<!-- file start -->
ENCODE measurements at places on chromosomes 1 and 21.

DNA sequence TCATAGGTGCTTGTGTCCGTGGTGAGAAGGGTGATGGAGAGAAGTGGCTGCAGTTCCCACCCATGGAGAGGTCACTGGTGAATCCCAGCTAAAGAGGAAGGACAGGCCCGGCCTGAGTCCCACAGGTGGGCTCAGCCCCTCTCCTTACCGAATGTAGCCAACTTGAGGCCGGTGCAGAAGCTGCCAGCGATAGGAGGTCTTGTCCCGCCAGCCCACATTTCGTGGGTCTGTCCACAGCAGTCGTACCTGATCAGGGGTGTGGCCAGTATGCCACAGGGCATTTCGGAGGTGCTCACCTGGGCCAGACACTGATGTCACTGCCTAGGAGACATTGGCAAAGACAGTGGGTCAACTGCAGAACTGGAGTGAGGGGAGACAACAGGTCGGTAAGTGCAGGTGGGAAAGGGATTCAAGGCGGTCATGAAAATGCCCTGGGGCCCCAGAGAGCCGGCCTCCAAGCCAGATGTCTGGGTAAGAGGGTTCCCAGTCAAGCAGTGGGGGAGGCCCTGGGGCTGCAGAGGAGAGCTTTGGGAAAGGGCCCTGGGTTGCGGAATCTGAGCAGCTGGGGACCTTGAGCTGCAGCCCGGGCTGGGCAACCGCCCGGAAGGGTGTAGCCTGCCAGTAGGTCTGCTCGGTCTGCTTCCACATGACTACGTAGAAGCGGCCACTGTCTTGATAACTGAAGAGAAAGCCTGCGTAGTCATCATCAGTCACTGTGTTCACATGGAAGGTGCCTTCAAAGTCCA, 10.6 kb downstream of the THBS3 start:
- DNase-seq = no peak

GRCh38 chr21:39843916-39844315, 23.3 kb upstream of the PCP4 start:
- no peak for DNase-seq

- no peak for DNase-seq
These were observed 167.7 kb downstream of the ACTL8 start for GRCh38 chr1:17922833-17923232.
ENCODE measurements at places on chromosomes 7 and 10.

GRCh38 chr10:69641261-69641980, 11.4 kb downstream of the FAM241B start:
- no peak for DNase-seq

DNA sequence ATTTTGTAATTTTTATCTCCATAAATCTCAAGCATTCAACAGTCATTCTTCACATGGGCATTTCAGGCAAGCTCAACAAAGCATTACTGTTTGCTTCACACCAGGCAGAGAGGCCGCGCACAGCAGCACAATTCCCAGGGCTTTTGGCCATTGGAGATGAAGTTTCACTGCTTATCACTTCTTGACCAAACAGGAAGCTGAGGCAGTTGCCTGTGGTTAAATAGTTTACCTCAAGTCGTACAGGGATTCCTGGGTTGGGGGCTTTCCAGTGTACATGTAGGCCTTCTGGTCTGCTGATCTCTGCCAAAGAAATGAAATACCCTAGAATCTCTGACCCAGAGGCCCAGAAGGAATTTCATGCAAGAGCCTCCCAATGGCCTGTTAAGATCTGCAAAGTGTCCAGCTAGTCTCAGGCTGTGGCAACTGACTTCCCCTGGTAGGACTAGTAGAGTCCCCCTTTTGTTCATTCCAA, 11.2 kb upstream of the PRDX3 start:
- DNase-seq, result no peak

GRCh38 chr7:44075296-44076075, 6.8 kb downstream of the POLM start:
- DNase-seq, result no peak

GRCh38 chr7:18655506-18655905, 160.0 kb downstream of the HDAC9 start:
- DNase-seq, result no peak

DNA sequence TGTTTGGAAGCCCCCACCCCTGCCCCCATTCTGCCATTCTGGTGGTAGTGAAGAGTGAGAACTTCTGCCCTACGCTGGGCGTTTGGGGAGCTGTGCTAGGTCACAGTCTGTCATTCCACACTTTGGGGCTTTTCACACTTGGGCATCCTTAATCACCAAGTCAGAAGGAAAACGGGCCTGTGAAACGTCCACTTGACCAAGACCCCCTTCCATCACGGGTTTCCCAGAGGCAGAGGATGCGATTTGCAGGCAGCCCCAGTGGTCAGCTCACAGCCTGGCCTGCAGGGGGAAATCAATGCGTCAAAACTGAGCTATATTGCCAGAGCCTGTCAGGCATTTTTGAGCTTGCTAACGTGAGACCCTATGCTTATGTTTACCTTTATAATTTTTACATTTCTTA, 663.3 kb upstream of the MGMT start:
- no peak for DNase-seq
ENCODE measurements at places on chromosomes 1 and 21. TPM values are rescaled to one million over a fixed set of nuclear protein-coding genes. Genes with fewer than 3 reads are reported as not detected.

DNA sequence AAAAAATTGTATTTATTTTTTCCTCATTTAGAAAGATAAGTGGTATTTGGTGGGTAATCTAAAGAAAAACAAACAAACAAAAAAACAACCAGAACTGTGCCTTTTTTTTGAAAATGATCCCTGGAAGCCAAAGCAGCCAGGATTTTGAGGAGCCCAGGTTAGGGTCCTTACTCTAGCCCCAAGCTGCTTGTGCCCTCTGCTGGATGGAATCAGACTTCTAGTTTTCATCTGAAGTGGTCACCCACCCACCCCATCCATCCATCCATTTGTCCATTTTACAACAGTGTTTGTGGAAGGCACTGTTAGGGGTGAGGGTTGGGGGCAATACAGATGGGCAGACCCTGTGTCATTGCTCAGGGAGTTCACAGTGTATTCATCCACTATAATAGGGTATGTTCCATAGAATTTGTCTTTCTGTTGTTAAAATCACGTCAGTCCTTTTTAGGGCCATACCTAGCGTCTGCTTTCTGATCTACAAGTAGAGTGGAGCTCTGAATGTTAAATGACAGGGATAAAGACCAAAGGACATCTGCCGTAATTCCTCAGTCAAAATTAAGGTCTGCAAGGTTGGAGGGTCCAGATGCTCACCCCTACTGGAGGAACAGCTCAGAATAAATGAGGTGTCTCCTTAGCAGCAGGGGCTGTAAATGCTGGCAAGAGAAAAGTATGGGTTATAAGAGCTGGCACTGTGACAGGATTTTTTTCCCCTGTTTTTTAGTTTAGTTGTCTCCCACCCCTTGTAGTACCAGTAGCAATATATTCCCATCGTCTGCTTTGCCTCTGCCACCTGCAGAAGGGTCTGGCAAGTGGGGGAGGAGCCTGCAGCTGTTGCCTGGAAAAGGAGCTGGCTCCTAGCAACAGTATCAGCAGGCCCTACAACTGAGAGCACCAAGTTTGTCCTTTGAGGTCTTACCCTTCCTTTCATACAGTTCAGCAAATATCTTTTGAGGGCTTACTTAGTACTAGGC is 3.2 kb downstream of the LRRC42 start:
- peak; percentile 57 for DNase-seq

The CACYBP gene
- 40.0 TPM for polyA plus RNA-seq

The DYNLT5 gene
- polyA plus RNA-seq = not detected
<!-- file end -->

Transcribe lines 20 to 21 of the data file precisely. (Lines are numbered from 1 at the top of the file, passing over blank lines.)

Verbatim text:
DNA sequence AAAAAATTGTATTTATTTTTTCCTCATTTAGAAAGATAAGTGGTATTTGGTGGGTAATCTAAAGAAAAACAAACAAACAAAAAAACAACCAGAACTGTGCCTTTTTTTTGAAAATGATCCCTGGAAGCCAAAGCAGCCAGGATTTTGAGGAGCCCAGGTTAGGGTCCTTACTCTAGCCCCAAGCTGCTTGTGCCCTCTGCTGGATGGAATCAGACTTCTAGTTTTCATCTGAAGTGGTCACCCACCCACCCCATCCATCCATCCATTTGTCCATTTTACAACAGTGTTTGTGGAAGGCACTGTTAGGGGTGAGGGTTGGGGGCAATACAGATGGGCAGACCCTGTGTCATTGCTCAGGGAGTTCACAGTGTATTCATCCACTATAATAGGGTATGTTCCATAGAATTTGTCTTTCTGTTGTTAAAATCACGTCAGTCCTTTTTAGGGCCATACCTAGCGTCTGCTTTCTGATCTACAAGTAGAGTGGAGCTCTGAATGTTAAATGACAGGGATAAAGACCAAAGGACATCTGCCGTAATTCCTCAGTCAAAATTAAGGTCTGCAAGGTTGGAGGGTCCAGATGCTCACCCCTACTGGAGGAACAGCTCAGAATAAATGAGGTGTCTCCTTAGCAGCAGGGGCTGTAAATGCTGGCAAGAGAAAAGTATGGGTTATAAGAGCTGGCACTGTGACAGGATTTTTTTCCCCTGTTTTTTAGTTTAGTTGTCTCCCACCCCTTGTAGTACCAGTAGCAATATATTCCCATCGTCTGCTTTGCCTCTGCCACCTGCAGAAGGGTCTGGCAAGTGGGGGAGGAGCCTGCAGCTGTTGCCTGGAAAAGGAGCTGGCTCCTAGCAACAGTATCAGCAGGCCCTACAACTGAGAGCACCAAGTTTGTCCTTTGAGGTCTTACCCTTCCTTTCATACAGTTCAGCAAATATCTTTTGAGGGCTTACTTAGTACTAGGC is 3.2 kb downstream of the LRRC42 start:
- peak; percentile 57 for DNase-seq